Review: Feinstein, Sedaka, Botti etc. at Palladium gala

January 29, 2011
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There were expectations ("perfect sound" touted the marketing message), rumors (on the way into the theater, someone asked me if I knew that Elton John was going to show up), and evening gowns and tuxes galore.

An hour or so ago, the stars of the gala concert for the Palladium took their bows and the patrons headed off to dinner and a party that will continue late into the evening.

They have a lot to celebrate. And I'll have more to say about the house that Carmel built in the upcoming print IBJ.

For now, though, let's talk about the concert.

After the expected speeches were made, the crowd stood for a color guard arrival and then awkwardly remained on its feet through the Carmel Symphony Orchestra's performance of Ferde Grofe's "March for Americans." Then Center for the Performing Arts Artistic Director Michael Feinstein took the stage with "Once in a Lifetime," the Sammy Davis, Jr. staple from the musical "Stop the World I Want to Get Off." It's a tricky song to pull off, especially in this context, without sounding egotistical. ("This is my moment... I'm gonna do great things") but Feinstein was in good voice and the symphony players stepped up to the task.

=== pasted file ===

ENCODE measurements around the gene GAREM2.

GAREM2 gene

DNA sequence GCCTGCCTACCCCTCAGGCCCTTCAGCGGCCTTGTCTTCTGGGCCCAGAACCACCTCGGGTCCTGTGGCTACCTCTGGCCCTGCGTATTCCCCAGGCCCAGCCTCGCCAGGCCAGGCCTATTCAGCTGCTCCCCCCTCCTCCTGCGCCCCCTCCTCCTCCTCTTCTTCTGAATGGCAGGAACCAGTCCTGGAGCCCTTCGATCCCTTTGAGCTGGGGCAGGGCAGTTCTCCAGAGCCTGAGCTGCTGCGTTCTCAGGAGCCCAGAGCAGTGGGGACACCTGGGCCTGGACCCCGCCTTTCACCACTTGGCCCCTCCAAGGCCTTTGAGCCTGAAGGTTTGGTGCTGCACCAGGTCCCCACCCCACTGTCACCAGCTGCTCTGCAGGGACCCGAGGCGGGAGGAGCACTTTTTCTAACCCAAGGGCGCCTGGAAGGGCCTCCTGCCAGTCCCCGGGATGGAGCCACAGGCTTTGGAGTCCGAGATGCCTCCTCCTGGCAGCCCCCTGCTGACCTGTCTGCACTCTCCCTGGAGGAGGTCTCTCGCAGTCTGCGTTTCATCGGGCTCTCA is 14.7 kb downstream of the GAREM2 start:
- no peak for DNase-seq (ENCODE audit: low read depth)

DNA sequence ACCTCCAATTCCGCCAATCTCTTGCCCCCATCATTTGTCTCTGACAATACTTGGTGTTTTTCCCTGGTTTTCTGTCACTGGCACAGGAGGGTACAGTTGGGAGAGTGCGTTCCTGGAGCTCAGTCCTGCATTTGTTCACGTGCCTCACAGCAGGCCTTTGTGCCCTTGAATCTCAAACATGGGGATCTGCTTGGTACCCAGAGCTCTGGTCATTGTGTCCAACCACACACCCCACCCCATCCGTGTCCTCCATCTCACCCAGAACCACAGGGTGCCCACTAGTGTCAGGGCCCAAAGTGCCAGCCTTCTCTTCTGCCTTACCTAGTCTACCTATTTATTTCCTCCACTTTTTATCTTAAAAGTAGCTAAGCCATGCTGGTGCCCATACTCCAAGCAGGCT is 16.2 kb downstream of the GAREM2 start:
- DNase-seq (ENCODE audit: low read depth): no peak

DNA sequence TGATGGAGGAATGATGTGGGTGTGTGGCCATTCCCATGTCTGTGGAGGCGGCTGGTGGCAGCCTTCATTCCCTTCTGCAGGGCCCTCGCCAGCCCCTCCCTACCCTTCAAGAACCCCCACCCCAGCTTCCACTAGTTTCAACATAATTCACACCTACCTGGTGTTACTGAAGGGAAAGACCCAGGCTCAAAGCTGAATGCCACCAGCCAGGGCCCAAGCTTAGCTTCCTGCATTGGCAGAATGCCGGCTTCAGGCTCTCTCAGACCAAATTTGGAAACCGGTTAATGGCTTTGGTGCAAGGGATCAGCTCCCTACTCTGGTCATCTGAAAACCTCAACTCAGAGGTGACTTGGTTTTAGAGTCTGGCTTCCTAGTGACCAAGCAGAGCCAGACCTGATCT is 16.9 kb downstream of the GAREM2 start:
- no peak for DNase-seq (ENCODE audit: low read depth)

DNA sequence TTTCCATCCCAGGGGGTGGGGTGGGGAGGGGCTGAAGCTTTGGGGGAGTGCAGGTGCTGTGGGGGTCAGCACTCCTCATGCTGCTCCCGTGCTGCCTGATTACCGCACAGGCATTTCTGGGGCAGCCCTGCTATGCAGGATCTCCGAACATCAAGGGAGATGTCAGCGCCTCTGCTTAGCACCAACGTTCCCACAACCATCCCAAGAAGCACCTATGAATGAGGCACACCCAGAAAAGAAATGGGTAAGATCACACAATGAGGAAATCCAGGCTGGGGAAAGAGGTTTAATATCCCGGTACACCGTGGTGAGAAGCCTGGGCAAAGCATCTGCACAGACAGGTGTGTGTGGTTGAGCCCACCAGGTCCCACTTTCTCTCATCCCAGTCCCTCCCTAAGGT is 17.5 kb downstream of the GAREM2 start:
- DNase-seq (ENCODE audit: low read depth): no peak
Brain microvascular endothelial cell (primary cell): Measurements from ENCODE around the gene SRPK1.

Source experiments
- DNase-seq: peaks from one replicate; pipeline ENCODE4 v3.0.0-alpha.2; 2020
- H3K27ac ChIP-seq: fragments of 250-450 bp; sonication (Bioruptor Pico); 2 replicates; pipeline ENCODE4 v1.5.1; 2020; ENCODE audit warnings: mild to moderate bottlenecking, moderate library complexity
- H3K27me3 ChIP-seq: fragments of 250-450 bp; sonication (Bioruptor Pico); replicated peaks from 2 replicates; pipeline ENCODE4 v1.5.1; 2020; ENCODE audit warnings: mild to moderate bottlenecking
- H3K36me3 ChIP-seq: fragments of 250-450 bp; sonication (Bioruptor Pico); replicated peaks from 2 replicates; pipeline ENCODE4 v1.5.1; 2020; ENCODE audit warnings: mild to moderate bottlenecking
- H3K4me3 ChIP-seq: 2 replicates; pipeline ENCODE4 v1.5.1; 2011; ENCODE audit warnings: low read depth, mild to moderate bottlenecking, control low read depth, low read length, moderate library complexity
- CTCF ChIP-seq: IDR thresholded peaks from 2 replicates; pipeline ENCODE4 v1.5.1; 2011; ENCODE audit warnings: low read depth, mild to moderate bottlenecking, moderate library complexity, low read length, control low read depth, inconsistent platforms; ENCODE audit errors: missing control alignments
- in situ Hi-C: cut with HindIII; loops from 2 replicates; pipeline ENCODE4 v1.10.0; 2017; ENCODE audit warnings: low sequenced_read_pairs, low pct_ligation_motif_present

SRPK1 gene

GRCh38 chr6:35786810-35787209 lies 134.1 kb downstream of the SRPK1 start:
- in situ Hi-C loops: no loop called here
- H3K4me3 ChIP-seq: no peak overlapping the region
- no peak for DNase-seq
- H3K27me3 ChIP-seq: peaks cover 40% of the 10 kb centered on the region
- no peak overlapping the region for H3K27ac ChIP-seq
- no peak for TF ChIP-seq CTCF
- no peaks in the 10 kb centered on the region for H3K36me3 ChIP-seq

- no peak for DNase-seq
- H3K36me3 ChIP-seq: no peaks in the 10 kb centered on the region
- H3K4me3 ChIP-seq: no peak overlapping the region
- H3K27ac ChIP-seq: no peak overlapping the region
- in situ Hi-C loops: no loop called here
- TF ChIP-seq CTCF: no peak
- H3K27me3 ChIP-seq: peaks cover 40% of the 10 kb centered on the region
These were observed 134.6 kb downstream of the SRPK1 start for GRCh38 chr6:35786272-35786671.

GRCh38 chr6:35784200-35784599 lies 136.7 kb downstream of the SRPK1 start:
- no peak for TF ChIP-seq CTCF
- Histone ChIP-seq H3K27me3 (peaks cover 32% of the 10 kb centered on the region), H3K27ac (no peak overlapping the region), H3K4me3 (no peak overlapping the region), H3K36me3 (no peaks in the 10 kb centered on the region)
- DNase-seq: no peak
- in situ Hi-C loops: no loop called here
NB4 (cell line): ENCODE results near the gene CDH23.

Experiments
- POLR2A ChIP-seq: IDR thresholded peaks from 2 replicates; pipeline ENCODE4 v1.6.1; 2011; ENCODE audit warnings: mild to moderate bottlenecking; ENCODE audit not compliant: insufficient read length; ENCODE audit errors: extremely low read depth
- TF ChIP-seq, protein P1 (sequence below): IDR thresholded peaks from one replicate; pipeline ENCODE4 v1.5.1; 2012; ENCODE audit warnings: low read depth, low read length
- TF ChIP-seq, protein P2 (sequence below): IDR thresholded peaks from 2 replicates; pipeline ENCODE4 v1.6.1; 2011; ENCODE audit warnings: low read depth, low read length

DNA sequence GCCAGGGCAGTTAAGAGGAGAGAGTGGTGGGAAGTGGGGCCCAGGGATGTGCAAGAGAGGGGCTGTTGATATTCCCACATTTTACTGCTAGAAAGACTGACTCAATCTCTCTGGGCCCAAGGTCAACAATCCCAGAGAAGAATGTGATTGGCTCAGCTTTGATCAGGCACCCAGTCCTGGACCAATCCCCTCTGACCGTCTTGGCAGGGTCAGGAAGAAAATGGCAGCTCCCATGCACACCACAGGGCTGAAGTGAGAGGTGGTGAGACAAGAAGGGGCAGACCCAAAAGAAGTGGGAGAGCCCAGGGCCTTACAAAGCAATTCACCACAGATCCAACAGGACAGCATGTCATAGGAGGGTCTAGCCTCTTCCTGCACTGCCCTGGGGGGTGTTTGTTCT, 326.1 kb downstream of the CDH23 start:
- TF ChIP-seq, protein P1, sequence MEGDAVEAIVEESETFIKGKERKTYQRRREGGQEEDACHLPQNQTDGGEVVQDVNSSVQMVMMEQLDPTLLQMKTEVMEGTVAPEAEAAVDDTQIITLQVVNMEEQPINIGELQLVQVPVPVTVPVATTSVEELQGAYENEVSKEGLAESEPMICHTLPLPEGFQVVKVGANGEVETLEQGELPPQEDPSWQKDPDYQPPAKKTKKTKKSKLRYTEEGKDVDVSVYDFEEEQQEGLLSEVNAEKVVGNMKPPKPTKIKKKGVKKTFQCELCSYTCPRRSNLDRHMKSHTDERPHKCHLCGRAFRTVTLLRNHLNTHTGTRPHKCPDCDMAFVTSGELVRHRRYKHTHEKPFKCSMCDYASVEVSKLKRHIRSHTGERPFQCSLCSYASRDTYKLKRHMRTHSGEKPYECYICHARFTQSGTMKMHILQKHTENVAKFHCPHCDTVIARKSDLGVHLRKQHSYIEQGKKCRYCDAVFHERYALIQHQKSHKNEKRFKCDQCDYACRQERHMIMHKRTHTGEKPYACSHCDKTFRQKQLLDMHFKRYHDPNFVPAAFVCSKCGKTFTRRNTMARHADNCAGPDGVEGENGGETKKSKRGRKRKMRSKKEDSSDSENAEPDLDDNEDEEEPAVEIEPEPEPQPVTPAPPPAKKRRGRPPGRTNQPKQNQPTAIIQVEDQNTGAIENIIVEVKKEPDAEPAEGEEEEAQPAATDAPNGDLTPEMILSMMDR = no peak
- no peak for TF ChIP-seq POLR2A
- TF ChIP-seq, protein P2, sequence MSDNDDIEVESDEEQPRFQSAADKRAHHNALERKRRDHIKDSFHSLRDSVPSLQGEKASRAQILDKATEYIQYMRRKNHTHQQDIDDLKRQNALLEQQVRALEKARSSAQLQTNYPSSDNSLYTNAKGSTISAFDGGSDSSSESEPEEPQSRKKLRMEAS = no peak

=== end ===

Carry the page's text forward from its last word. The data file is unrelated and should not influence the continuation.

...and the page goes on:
Following "My Romance," Feinstein took to emcee duties, which unfortunately meant the use of index cards, leaving a bit of a final rehearsal feeling. Guest Cheyenne Jackson was brought into the act as a shadow emcee, with the pretense that he was learning the ropes from the more experienced Feinstein. A fun idea, leading to some playful interplay. (After Feinstein mentioned the song "Where the Boys Are," Jackson added, "One of your favorites," which Feinstein topped with "It's a new day in Carmel, ladies and gentlemen.")

Jackson, star of Broadway's "Finian's Rainbow" and "All Shook Up," then took over for a short set that included a swinging "Don't Get Around Much Anymore."